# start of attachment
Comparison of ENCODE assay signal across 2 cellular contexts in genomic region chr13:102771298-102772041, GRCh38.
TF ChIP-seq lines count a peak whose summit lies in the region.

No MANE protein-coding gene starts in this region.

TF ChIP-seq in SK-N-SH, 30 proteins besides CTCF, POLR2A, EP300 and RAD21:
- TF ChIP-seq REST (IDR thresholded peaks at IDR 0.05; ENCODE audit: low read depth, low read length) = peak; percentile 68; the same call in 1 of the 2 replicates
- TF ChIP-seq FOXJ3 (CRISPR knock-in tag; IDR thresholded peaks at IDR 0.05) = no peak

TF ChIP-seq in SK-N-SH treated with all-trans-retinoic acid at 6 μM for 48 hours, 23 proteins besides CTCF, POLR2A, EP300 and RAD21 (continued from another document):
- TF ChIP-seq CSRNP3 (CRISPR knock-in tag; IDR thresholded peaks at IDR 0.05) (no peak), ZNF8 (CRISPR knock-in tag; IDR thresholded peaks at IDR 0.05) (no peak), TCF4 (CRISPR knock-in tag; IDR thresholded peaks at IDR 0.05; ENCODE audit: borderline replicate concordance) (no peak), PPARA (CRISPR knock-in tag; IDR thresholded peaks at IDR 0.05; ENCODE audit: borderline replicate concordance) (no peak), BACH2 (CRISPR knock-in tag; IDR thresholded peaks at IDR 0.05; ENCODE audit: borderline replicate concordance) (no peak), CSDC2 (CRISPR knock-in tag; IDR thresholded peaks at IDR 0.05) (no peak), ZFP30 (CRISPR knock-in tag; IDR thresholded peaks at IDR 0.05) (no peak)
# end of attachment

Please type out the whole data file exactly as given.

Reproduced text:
Comparison of ENCODE assay signal across 2 cellular contexts in genomic region chr13:102771298-102772041, GRCh38.
TF ChIP-seq lines count a peak whose summit lies in the region.

No MANE protein-coding gene starts in this region.

TF ChIP-seq in SK-N-SH, 30 proteins besides CTCF, POLR2A, EP300 and RAD21:
- TF ChIP-seq REST (IDR thresholded peaks at IDR 0.05; ENCODE audit: low read depth, low read length) = peak; percentile 68; the same call in 1 of the 2 replicates
- TF ChIP-seq FOXJ3 (CRISPR knock-in tag; IDR thresholded peaks at IDR 0.05) = no peak

TF ChIP-seq in SK-N-SH treated with all-trans-retinoic acid at 6 μM for 48 hours, 23 proteins besides CTCF, POLR2A, EP300 and RAD21 (continued from another document):
- TF ChIP-seq CSRNP3 (CRISPR knock-in tag; IDR thresholded peaks at IDR 0.05) (no peak), ZNF8 (CRISPR knock-in tag; IDR thresholded peaks at IDR 0.05) (no peak), TCF4 (CRISPR knock-in tag; IDR thresholded peaks at IDR 0.05; ENCODE audit: borderline replicate concordance) (no peak), PPARA (CRISPR knock-in tag; IDR thresholded peaks at IDR 0.05; ENCODE audit: borderline replicate concordance) (no peak), BACH2 (CRISPR knock-in tag; IDR thresholded peaks at IDR 0.05; ENCODE audit: borderline replicate concordance) (no peak), CSDC2 (CRISPR knock-in tag; IDR thresholded peaks at IDR 0.05) (no peak), ZFP30 (CRISPR knock-in tag; IDR thresholded peaks at IDR 0.05) (no peak)